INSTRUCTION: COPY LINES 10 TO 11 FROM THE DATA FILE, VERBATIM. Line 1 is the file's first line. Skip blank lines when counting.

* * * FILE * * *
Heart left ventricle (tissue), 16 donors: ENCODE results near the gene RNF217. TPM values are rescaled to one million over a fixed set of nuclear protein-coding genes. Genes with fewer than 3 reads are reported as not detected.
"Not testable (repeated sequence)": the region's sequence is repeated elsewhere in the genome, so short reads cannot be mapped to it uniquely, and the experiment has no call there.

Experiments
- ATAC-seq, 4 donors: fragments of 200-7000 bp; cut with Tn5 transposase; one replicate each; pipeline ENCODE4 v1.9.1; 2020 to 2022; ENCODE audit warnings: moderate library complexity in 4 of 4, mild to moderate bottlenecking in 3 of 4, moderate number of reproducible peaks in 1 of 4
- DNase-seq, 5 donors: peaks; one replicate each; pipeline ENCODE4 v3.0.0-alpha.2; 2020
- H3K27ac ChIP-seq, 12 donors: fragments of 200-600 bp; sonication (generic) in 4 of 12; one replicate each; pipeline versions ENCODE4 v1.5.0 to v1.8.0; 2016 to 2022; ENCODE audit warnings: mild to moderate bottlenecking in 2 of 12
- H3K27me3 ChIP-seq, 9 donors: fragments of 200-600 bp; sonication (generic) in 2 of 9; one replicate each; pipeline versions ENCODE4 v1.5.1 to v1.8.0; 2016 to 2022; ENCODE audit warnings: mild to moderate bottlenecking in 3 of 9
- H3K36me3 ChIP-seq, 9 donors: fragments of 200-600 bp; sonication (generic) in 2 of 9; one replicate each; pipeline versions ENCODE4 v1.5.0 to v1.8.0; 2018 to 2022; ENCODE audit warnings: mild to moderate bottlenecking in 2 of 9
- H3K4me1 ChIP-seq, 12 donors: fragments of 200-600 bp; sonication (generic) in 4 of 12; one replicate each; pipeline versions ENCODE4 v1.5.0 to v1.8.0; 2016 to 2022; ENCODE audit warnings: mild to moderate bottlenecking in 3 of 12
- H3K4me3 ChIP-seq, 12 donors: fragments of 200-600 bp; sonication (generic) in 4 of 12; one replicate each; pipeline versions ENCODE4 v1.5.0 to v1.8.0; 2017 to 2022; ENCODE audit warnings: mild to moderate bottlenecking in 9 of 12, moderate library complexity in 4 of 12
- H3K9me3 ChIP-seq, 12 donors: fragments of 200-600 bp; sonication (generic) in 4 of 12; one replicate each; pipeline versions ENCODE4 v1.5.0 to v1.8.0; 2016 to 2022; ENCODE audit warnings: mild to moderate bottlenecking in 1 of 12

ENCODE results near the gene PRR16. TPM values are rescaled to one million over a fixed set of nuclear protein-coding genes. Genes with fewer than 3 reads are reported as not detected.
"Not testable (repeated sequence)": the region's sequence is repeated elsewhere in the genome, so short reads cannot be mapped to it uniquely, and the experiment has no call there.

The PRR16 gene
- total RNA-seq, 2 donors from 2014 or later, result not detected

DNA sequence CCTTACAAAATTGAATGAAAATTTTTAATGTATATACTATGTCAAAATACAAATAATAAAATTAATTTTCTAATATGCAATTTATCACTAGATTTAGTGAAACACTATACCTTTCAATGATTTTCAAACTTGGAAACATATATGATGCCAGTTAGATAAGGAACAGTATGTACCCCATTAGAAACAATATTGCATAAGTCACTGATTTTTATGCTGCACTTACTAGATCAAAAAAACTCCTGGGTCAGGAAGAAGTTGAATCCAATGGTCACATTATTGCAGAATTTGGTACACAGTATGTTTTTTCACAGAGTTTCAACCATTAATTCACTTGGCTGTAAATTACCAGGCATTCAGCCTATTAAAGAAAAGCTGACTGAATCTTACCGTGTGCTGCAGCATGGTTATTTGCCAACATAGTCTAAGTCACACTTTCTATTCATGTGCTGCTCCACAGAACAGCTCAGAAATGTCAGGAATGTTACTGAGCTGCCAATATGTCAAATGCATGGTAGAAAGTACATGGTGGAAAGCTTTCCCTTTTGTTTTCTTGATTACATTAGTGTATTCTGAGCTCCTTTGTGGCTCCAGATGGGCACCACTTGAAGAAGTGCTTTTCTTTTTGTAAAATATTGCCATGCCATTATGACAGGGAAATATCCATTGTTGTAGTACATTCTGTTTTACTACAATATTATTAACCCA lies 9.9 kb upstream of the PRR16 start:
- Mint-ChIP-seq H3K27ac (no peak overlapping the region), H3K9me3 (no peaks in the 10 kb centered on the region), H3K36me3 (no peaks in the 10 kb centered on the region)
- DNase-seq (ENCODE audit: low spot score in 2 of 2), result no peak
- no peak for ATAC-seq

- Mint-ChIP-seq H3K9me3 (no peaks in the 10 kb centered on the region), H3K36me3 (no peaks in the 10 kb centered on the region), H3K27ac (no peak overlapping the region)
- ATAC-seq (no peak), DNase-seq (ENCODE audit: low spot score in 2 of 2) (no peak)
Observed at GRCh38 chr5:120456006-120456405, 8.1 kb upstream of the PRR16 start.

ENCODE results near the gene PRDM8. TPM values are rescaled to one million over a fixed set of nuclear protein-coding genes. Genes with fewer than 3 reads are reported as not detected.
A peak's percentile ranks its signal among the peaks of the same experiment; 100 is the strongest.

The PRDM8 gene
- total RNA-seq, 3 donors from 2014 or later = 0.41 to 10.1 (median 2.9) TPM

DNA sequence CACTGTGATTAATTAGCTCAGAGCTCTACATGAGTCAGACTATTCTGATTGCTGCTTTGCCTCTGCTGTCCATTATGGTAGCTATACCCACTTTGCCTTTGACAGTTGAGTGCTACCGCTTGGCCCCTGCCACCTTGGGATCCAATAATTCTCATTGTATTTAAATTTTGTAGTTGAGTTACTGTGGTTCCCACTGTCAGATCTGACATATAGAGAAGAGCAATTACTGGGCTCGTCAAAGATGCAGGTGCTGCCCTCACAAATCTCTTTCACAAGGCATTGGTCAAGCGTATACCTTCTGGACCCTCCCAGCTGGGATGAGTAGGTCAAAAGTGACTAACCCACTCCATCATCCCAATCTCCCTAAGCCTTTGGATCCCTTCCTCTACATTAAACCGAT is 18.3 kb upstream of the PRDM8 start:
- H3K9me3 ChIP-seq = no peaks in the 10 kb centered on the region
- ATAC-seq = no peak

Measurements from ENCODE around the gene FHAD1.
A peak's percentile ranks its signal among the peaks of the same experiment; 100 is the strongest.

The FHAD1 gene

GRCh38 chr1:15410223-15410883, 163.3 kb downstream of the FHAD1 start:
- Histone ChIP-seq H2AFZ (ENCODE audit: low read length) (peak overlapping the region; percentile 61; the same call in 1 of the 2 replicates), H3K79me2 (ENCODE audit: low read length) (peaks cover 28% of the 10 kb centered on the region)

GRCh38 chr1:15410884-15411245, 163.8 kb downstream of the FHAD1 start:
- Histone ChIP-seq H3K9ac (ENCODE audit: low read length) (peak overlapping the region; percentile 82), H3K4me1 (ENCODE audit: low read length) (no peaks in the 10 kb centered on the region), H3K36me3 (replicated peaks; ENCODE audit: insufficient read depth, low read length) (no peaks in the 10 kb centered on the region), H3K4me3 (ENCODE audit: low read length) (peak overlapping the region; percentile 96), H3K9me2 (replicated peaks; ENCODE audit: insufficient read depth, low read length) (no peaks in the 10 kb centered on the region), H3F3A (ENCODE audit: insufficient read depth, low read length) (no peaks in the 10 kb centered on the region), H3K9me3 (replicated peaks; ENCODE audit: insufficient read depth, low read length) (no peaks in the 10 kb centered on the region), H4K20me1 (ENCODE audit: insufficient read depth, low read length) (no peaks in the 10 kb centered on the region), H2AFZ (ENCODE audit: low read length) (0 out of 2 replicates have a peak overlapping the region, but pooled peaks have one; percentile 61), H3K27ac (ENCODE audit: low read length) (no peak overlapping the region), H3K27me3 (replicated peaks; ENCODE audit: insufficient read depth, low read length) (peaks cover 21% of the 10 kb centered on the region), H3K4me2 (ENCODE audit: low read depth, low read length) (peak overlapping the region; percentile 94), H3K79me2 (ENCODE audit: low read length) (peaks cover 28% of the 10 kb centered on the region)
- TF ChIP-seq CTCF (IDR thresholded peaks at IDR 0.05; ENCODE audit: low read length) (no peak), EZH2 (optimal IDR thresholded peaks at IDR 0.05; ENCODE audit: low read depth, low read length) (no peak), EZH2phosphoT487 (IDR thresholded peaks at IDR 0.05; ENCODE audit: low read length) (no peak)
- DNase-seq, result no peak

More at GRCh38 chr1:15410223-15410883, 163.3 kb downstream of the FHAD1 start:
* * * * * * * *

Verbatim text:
- H3K4me3 ChIP-seq, 12 donors: fragments of 200-600 bp; sonication (generic) in 4 of 12; one replicate each; pipeline versions ENCODE4 v1.5.0 to v1.8.0; 2017 to 2022; ENCODE audit warnings: mild to moderate bottlenecking in 9 of 12, moderate library complexity in 4 of 12
- H3K9me3 ChIP-seq, 12 donors: fragments of 200-600 bp; sonication (generic) in 4 of 12; one replicate each; pipeline versions ENCODE4 v1.5.0 to v1.8.0; 2016 to 2022; ENCODE audit warnings: mild to moderate bottlenecking in 1 of 12